Sermons

Nineteenth Sunday After Pentecost 2017

Once Winston Churchill received an invitation from George Bernard Shaw to one of his opening plays back in the early 1900s. The note read, “Enclosed are two tickets to the performance of a play of mine. Bring a friend – if you have one.” Churchill sent back this reply: “Dear GBS, I thank you very much for the invitation and tickets. Unfortunately, I am engaged on that night, but could I have tickets for the second night? – if there is one.”

How do you respond to invitations?  How do any of us respond?  I suppose it depends on the invitation doesn’t it?  As a priest in this diocese, I receive invitations to different events on a regular basis from other priests and churches and the bishop.  Some of these events, that I am invited to attend are really required attendance affairs.  For example, I am “invited” to attend the annual clergy conference and I am “invited” to attend the annual presbyter’s convention.  Well, the fact is, I am expected and required to be there and if I am not there the bishop wants to know exactly why I am not there.  Some invitations are like that, aren’t they?  But then there are those invitations to exclusive gatherings that one would like to receive.  Getting an invitation to attend the Academy Awards or to a White House dinner or to Buckingham Palace are invitations that do not just go to anyone, just to a select group of people.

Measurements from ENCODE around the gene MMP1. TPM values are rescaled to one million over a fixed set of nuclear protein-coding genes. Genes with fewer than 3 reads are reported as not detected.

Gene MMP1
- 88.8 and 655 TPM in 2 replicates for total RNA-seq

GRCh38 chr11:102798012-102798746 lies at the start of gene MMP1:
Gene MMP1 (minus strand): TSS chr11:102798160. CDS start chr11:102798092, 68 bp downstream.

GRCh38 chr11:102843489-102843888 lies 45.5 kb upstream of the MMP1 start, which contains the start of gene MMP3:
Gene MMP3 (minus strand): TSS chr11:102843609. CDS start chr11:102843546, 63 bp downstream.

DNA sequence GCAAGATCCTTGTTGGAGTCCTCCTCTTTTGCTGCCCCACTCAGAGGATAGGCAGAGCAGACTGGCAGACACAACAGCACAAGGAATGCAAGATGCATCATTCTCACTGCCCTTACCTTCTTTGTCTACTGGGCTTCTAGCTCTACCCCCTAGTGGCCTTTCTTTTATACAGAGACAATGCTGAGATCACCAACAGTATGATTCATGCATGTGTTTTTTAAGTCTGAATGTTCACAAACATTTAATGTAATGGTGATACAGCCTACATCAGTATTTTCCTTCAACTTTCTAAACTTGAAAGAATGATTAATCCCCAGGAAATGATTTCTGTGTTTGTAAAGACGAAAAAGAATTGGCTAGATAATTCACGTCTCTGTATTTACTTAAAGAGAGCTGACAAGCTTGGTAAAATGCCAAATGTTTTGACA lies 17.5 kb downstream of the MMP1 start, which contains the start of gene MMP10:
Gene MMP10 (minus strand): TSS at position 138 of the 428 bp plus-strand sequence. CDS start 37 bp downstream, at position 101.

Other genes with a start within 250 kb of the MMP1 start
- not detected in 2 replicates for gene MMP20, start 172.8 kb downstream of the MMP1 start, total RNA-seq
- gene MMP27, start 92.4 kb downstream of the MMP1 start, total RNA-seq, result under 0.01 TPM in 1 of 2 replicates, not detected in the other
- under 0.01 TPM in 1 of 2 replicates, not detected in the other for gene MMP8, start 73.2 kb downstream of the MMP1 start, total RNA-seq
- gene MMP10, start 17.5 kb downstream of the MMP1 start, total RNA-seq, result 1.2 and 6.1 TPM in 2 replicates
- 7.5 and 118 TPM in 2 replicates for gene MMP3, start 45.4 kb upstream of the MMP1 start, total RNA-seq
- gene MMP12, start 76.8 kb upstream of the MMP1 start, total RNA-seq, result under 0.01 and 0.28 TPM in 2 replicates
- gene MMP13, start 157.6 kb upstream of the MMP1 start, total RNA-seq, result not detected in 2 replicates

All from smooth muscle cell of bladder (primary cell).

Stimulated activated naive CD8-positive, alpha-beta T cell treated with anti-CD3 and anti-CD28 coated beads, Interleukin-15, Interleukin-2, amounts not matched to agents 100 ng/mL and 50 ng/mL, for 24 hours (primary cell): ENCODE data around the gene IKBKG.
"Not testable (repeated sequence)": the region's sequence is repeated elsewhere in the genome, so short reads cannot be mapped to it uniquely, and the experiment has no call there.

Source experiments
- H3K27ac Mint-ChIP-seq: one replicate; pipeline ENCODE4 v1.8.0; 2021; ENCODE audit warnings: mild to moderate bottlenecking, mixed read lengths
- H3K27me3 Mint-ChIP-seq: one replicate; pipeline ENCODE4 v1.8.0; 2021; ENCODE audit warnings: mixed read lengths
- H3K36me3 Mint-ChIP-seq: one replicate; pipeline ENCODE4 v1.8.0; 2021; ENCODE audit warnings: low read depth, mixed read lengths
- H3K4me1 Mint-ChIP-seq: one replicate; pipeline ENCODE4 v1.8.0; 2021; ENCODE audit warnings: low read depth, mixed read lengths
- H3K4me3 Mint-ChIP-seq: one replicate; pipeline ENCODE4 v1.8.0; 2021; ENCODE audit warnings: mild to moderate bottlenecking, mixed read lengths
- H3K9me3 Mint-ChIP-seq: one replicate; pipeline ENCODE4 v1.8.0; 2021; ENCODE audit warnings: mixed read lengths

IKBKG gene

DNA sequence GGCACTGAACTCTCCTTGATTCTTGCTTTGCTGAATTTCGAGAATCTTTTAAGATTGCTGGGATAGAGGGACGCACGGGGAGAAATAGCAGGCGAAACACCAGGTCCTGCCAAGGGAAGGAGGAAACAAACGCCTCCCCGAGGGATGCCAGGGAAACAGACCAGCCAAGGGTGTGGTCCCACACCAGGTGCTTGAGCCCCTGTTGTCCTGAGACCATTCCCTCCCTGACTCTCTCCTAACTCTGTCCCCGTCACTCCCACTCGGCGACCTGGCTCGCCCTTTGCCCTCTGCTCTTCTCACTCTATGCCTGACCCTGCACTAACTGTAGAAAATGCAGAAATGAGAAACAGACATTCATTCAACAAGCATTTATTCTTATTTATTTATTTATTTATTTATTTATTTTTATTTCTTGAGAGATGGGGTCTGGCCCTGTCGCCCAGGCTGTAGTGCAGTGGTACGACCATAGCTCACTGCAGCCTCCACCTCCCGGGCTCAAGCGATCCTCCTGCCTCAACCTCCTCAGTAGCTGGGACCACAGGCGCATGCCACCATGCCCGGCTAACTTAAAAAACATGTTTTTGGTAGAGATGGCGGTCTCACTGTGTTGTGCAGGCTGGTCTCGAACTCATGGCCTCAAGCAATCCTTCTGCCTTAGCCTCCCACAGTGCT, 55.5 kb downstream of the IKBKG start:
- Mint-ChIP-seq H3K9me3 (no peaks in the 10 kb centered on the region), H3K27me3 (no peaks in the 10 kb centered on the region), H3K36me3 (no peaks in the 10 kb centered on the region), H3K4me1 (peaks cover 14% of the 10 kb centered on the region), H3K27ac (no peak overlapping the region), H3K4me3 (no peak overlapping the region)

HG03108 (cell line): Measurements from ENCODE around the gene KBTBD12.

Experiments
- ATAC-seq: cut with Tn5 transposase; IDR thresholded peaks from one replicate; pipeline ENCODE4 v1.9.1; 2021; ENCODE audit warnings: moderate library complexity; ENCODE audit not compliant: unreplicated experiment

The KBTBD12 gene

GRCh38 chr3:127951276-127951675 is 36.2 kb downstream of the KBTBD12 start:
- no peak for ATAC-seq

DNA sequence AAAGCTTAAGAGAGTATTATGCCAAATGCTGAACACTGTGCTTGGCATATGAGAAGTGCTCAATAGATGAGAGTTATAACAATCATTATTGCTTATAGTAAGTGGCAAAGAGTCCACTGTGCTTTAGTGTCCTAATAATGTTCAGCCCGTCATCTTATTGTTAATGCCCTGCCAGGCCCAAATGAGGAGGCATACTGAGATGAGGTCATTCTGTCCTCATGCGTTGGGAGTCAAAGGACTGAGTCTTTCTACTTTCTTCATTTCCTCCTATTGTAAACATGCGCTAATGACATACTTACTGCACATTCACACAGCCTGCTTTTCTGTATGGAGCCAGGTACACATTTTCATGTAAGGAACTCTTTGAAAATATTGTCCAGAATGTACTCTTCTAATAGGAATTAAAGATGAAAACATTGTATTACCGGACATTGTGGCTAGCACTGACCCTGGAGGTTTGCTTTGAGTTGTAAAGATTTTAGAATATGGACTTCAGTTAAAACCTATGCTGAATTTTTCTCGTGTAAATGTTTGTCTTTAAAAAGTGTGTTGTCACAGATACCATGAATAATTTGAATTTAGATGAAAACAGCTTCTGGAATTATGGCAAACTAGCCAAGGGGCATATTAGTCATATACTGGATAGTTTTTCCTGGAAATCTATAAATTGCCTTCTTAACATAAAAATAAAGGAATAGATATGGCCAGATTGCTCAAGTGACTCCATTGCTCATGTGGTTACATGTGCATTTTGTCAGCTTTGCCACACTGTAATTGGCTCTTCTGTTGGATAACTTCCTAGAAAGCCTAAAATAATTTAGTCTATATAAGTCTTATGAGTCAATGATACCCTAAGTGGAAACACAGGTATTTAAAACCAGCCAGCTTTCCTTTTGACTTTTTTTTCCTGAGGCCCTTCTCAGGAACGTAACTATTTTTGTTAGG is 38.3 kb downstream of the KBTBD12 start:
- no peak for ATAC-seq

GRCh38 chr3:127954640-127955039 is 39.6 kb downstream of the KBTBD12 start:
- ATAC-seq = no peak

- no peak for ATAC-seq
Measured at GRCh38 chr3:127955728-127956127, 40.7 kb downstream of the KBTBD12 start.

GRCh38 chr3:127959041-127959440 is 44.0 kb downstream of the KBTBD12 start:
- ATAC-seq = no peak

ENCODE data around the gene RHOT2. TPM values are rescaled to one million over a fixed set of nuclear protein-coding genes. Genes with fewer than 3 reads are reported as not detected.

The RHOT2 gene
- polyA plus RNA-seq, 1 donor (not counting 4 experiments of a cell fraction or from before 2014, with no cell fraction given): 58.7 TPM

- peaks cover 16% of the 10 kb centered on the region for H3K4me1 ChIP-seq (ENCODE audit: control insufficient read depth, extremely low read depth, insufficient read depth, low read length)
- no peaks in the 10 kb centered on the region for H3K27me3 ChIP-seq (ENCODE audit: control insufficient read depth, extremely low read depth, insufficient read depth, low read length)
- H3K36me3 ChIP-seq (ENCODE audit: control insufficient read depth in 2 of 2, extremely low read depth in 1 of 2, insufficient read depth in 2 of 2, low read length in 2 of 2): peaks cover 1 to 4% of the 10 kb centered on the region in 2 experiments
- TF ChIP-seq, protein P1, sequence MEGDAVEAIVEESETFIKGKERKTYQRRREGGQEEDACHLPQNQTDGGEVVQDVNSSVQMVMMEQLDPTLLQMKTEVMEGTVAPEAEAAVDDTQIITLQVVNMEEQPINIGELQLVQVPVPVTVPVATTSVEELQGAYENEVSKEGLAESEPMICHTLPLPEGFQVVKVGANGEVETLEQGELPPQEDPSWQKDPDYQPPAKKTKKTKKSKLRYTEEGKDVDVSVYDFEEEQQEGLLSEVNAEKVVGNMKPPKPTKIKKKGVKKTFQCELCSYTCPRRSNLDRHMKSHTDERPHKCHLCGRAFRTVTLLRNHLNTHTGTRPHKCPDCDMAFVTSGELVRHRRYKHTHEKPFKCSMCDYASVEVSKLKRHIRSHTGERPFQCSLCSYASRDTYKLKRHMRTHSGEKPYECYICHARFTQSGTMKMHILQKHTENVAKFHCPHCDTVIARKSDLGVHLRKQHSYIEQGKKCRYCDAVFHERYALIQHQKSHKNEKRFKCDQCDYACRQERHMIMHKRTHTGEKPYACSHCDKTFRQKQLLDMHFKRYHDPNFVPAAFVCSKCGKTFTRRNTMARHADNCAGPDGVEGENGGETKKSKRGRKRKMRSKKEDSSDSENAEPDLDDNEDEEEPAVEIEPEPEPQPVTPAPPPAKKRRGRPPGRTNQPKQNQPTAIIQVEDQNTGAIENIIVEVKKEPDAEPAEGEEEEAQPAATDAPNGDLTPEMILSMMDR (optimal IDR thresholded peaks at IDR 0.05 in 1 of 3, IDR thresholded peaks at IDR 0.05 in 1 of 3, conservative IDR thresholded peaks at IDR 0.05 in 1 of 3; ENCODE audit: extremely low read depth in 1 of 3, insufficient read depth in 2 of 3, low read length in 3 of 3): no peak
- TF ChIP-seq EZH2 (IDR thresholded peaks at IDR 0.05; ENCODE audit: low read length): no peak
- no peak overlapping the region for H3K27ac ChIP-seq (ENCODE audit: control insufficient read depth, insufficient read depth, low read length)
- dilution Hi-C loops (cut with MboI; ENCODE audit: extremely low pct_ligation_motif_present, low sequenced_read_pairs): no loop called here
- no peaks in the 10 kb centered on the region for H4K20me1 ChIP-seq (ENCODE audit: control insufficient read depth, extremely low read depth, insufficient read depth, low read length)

And that is the point of the story Jesus is telling in our Gospel message today isn’t it?  In Jesus’ day and age, to receive an invitation from the king to a royal wedding celebration would have been like getting a private invitation to dinner at Buckingham Palace, except more so.  You see, their wedding celebrations lasted for a week and with the king footing the bill, it would have been over the top sumptuous and lavish.  So for the king’s subjects who had actually received the invitation to refuse it and ignore it would be practically incomprehensible.  To be invited and then to claim one is too busy with farm chores or business duties would be over the top rude and then to mistreat the king’s messengers on top of it all—well, it is no surprise the king sent in his troops to kill them particularly in that day and age. This message is pointed to the religious leaders.  They have ignored the invitations from the King, that is God, and they have mistreated his messengers.